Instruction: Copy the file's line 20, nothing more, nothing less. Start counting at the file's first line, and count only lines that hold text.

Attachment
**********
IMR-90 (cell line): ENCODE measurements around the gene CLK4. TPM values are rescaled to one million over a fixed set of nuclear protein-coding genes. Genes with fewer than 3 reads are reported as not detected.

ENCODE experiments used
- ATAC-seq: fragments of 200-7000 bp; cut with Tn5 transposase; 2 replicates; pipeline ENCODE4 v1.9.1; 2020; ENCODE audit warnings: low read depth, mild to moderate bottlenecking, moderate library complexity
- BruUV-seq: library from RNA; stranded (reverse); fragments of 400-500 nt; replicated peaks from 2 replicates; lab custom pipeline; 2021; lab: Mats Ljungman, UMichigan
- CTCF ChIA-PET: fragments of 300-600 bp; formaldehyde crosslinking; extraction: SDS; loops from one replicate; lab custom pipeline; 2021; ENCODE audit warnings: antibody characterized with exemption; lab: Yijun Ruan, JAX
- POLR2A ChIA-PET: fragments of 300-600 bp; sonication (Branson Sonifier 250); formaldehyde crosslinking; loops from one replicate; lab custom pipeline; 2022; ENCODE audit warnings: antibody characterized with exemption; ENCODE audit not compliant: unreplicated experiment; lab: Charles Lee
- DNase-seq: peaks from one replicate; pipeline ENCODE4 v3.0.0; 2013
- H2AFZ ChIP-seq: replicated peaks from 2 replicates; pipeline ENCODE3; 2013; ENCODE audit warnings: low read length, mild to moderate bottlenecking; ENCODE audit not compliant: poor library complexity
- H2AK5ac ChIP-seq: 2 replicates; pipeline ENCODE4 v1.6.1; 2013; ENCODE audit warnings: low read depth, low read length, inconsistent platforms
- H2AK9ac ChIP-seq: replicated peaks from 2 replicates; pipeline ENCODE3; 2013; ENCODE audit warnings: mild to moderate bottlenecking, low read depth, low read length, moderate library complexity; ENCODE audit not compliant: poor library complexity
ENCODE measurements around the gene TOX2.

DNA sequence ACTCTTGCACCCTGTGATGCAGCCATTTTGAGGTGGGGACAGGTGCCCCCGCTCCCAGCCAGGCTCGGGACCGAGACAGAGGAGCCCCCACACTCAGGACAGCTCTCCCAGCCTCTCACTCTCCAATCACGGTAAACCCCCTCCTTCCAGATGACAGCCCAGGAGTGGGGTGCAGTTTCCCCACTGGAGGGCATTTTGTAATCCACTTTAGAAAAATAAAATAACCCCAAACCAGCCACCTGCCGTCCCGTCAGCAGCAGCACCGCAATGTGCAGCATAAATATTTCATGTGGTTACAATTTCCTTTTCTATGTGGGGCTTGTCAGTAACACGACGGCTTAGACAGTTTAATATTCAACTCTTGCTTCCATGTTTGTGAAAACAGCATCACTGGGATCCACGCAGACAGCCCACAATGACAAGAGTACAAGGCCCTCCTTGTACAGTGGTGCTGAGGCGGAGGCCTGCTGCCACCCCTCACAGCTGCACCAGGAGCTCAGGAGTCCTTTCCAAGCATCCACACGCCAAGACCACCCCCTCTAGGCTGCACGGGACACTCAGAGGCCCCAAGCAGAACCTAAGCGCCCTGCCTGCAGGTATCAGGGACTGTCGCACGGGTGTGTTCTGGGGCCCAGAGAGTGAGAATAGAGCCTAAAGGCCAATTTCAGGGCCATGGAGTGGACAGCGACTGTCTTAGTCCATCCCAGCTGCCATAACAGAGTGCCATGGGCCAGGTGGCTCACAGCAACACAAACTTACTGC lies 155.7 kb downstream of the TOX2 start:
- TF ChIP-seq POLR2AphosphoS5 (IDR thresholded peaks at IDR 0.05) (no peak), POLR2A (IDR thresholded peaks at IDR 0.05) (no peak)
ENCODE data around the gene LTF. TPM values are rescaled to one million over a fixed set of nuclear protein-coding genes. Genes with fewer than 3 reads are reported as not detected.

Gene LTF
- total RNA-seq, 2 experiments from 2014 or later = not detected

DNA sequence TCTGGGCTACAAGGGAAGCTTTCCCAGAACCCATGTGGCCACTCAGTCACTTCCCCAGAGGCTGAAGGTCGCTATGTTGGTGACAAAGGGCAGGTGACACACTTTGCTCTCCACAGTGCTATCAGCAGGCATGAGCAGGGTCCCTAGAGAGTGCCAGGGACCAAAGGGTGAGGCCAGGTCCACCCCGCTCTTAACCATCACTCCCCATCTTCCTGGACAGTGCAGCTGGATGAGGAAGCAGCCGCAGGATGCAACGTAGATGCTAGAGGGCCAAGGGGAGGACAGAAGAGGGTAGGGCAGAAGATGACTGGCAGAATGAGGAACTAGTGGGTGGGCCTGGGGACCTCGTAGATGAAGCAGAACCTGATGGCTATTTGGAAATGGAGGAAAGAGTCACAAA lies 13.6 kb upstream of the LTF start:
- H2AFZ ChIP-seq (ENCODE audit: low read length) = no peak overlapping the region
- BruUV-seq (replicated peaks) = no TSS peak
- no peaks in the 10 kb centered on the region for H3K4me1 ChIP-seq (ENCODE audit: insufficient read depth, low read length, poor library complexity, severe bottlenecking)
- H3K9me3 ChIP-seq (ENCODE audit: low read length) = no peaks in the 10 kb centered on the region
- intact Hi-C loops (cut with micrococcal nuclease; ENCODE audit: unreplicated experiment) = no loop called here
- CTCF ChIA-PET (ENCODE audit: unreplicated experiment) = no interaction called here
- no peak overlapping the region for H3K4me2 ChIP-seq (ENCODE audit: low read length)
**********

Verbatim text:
- no peaks in the 10 kb centered on the region for H3K4me1 ChIP-seq (ENCODE audit: insufficient read depth, low read length, poor library complexity, severe bottlenecking)